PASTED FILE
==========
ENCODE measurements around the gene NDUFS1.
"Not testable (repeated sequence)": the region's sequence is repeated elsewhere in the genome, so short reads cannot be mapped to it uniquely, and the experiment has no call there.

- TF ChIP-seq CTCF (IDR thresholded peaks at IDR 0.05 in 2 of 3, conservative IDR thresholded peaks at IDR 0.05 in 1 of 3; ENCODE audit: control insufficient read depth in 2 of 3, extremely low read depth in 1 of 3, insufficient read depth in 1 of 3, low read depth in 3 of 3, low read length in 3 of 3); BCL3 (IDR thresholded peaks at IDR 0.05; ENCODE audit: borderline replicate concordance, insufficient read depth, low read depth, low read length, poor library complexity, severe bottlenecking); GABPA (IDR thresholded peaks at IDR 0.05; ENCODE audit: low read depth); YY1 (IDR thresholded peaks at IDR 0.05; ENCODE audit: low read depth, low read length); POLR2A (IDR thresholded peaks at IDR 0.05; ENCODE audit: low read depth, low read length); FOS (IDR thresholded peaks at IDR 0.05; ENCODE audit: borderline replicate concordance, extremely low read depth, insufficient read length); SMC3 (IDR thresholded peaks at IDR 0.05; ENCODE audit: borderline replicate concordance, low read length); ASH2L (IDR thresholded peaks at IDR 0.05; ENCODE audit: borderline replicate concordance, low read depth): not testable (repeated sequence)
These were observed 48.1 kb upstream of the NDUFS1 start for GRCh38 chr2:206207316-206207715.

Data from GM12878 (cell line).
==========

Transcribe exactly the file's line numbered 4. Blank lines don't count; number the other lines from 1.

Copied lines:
These were observed 48.1 kb upstream of the NDUFS1 start for GRCh38 chr2:206207316-206207715.